Two hooked at once

At the moment (at least as I type this,) two prominent atheists are tossing forth and back about the old question of what would, or could, constitute evidence for god. Michael Shermer at Skepticblog and Jerry Coyne at Why Evolution Is True have fallen on two sides of the debate over the word supernatural (I tossed out my own take on this earlier.) Basically, it seems to be down to a disagreement on how naturalism is defined – Shermer appears to find it applies to everything that we could experience or interpret, while Coyne seems to find it applies to current physical laws or properties. Anything supernatural, then, may or may not be detectable in ‘naturalistic’ ways.

The whole discussion/debate, however, is exactly why I find philosophy such a godawful waste of time more often than not. This can be considered nothing more than a debate over what sounds the best – neither standpoint offers, or can even hope to offer, anything in terms of testable posits, useful perspectives, or interesting avenues of research. To even have them discussing the same thing, they have to back up and precisely define many of the terms they’re tossing about. It’s easy to see that this could become a perpetual court deliberation on minutia.

The problem is, there is no case to try. Even trials between major corporations in the US, as ridiculous as they can be, never argue over whether or not to accept some bit of evidence that hasn’t been introduced, and that’s exactly what’s happening here. Religious folk continually ask what would serve as evidence of god, not because they have something to present to the court, but only because they’re hoping to score an emotional victory by hearing someone say, “Nothing! I refuse to accept anything! La la la la la la la…!” In that way, believers can happily assume they’re smart for believing, simply because the unbelievers are stupid or petty or something – proof through mistrial.

The only useful answer to, “What would constitute proof of god?” is, “What have you got?” You see, Coyne and Shermer are talking about whether planets spelling out messages could be either a provisional god or simply very powerful aliens, while believers have only produced, “My aunt says she spoke to god and she’s pretty convincing,” and, “The bible says the bible’s true.” This is worse than sitting down in a sandbox and discussing the hydrodynamic issues of building a road on sand with a three-year-old who’s bulldozing with a Lego.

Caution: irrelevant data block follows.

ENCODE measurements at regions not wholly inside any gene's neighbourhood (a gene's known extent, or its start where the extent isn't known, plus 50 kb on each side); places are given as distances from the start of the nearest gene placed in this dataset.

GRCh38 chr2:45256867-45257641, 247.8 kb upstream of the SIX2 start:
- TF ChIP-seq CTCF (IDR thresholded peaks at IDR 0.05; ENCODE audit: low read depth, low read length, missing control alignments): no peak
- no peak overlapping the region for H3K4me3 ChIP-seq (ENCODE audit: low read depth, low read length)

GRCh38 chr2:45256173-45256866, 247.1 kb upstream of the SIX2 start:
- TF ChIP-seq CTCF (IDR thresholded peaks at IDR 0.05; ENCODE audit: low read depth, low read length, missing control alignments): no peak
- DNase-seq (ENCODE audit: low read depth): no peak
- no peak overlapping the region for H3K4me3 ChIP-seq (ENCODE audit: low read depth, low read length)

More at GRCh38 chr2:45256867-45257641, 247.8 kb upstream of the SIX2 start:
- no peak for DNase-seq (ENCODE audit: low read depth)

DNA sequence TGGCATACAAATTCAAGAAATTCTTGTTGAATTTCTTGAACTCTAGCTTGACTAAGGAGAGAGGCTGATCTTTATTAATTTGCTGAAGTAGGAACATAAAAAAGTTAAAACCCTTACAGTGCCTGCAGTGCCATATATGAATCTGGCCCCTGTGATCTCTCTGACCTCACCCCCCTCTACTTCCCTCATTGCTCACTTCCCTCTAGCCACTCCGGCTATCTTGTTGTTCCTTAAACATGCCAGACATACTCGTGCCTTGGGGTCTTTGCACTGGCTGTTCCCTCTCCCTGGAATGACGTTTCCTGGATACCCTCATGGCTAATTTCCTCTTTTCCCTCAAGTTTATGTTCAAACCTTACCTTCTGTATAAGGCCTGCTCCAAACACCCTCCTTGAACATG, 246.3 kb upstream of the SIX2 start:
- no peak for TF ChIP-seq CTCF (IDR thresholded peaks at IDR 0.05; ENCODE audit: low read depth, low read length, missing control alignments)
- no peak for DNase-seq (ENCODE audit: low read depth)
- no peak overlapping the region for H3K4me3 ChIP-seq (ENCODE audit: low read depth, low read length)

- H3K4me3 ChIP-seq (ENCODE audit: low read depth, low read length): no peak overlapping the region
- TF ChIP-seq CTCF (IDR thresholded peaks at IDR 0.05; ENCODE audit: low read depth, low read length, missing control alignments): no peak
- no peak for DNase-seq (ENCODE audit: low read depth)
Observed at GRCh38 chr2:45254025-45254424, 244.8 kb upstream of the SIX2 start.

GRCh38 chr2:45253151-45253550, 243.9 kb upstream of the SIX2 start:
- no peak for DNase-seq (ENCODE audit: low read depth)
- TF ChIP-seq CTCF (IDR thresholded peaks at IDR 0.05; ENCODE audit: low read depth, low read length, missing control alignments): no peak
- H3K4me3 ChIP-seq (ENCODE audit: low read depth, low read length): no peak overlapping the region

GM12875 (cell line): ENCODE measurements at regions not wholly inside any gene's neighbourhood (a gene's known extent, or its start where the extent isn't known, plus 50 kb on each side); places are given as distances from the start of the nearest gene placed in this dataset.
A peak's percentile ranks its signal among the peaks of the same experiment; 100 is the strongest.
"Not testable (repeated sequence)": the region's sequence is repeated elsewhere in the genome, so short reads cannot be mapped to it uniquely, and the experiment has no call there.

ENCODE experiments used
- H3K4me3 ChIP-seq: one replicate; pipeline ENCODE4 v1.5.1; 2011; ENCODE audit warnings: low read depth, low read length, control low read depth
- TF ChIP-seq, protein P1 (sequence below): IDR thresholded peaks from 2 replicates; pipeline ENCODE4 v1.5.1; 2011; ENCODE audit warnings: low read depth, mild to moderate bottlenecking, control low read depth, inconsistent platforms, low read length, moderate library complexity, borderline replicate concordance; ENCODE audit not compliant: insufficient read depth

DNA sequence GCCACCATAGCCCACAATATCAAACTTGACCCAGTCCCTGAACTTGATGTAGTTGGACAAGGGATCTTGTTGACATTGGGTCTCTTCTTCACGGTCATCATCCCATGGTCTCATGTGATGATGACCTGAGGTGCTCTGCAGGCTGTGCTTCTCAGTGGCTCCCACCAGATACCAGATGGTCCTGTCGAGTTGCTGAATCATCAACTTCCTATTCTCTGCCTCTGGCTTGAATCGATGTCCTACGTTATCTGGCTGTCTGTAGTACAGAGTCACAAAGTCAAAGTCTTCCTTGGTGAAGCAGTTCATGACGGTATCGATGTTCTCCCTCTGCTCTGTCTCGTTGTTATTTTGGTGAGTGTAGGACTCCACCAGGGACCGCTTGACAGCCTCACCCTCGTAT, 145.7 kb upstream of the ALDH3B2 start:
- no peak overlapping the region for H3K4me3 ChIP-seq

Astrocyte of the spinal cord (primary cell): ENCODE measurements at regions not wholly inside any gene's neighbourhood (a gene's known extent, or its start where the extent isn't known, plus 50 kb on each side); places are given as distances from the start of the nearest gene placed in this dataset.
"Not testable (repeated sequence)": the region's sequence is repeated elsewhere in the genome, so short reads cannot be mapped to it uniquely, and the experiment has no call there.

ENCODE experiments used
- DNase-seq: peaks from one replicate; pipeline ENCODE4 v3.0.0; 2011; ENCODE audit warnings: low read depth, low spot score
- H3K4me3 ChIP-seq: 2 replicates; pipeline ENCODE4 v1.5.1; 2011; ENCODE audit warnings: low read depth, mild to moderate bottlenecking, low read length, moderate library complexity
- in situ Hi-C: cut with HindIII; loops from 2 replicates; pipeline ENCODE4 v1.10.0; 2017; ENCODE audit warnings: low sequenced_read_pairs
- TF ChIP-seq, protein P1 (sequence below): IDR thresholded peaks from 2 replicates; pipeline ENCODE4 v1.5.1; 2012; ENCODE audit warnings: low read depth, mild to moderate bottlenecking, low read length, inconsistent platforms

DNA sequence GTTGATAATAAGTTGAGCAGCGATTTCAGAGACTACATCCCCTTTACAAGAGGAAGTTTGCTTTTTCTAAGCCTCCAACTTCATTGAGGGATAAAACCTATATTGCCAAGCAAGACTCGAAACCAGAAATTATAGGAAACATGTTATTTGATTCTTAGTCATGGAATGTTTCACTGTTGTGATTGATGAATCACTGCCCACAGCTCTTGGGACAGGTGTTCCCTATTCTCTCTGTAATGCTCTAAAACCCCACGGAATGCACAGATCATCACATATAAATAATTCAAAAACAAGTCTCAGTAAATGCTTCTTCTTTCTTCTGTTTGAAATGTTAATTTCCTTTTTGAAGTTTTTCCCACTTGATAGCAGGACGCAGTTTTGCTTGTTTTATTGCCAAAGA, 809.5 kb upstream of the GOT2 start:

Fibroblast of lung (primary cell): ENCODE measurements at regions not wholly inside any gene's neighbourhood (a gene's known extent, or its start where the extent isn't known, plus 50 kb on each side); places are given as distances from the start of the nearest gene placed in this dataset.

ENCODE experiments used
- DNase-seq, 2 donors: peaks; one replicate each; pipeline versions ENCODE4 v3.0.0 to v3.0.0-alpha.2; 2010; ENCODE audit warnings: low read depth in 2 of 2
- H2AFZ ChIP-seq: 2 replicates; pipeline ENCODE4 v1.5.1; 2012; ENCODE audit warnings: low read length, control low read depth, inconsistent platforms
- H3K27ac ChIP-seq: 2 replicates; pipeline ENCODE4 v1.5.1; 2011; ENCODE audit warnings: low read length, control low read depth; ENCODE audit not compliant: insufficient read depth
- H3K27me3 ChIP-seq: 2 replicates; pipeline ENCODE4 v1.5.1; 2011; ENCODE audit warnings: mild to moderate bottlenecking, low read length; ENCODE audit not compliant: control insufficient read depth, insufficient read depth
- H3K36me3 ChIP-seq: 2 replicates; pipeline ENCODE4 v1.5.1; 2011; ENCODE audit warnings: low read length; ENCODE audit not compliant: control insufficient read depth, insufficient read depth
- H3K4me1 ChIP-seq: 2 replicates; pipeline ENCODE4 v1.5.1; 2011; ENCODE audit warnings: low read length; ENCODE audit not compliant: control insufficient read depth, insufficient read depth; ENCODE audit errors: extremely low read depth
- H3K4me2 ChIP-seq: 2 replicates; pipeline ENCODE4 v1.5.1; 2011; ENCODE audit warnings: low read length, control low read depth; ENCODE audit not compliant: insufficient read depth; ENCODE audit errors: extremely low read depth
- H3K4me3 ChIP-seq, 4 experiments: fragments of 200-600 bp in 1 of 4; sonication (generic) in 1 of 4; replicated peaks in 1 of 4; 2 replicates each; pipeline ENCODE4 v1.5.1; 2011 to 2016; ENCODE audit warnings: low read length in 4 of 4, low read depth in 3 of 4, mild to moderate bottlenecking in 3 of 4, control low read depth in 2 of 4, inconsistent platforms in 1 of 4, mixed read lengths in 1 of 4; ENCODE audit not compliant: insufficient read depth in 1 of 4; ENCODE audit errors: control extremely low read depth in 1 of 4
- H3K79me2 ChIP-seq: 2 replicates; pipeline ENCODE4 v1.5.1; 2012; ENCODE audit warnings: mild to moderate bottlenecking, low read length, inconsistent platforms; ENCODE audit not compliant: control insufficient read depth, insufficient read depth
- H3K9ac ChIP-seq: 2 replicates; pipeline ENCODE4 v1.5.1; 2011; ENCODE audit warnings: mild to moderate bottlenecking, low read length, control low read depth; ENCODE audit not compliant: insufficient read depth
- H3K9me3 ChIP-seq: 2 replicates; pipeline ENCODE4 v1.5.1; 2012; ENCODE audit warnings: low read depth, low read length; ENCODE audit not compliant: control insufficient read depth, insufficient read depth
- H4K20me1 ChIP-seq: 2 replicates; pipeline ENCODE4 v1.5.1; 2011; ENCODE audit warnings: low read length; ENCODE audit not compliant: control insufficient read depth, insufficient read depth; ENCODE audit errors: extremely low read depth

I’m not against anyone doing anything because they have an interest in it, regardless of the impact (he says on a blog,) but this is obviously intended as both a public discussion and a salient point. Yet it can’t lead anywhere, and the reasons for it being introduced at all are too juvenile to treat with respect. Applying deep thought to it doesn’t make it any better. The trap of thinking that we have really cool minds is that we believe our minds can only produce really cool things, despite that formula being one of the first fallacies of logic.

Moreover, there’s an opportunity missed here, and one that both of these distinctive educators should be exploiting. Science isn’t about proof, and cannot be – there is no way to prove something beyond the shadow of a doubt. Everything in our knowledge base is provisional, based on the weight of the evidence and the dependability of the tests. Newtonian physics worked very well for centuries, until it was found that on extreme scales relativistic physics was more accurate. Science can and does accept the new evidence and changes to accommodate it, in recognition that we are mere humans and can not determine absolutes or ultimates, but only probability and replication. We will never be sure, but we can certainly be confident.

That right there is the biggest difference between belief and knowledge: believers want their absolutes, and try to deny to themselves that we cannot reach them – there will always be doubt. Knowledge, however, involves accepting this handily and striving to make doubt as small as possible. I am quite confident that gravity will draw things towards the center of the planet, and 99.999999% of the world’s population is right there with me. Not because it’s proven, but because it’s dependable. That’s been working pretty well for the entirety of human history, with indications that it’s been a hell of a lot longer than that. One would think that was enough.

That’s the bar that we should always set. Stooping to the level of anyone who doesn’t recognize why we use science only implies that we think they’ve got something to contribute; instead, we need to bring them up to the level of the most reliable knowledge structure that we have ever used as a species. Or they can play in the sandbox by themselves.

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